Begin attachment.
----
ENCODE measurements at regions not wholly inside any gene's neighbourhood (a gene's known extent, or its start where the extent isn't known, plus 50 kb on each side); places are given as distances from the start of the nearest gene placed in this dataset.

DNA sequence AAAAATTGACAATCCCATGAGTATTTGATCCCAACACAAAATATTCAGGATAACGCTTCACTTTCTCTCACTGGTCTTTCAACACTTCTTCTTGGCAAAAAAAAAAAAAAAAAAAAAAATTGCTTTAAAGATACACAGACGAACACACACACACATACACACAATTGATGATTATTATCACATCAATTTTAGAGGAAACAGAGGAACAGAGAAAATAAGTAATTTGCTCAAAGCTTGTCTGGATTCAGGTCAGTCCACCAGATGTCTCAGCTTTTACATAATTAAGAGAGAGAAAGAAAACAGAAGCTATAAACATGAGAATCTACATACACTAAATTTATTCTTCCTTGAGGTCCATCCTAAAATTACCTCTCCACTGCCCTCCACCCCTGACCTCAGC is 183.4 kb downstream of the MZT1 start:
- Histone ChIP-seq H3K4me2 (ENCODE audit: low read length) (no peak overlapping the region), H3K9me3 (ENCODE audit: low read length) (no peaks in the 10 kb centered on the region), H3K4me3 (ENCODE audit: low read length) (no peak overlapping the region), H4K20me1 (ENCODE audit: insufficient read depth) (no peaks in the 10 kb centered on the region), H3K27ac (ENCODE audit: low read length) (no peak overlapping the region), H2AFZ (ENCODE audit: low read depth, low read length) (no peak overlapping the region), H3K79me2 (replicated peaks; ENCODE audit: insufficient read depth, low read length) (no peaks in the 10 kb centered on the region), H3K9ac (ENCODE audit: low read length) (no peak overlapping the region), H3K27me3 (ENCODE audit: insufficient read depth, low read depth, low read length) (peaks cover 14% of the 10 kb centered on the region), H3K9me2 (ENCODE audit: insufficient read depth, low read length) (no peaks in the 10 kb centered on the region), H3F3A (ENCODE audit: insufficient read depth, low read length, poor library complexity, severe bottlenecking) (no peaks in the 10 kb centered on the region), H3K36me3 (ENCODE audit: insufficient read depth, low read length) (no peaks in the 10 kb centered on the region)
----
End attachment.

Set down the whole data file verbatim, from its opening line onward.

ENCODE measurements at regions not wholly inside any gene's neighbourhood (a gene's known extent, or its start where the extent isn't known, plus 50 kb on each side); places are given as distances from the start of the nearest gene placed in this dataset.

DNA sequence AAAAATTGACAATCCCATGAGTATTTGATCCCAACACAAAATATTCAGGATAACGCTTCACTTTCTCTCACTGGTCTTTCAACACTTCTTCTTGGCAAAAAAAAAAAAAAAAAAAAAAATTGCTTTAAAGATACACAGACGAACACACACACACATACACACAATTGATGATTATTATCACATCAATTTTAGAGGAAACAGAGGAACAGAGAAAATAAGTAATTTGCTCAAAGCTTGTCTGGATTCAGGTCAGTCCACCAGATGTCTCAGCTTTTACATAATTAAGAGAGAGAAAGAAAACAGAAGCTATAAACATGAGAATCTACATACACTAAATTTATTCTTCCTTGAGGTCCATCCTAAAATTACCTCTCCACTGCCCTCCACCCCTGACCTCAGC is 183.4 kb downstream of the MZT1 start:
- Histone ChIP-seq H3K4me2 (ENCODE audit: low read length) (no peak overlapping the region), H3K9me3 (ENCODE audit: low read length) (no peaks in the 10 kb centered on the region), H3K4me3 (ENCODE audit: low read length) (no peak overlapping the region), H4K20me1 (ENCODE audit: insufficient read depth) (no peaks in the 10 kb centered on the region), H3K27ac (ENCODE audit: low read length) (no peak overlapping the region), H2AFZ (ENCODE audit: low read depth, low read length) (no peak overlapping the region), H3K79me2 (replicated peaks; ENCODE audit: insufficient read depth, low read length) (no peaks in the 10 kb centered on the region), H3K9ac (ENCODE audit: low read length) (no peak overlapping the region), H3K27me3 (ENCODE audit: insufficient read depth, low read depth, low read length) (peaks cover 14% of the 10 kb centered on the region), H3K9me2 (ENCODE audit: insufficient read depth, low read length) (no peaks in the 10 kb centered on the region), H3F3A (ENCODE audit: insufficient read depth, low read length, poor library complexity, severe bottlenecking) (no peaks in the 10 kb centered on the region), H3K36me3 (ENCODE audit: insufficient read depth, low read length) (no peaks in the 10 kb centered on the region)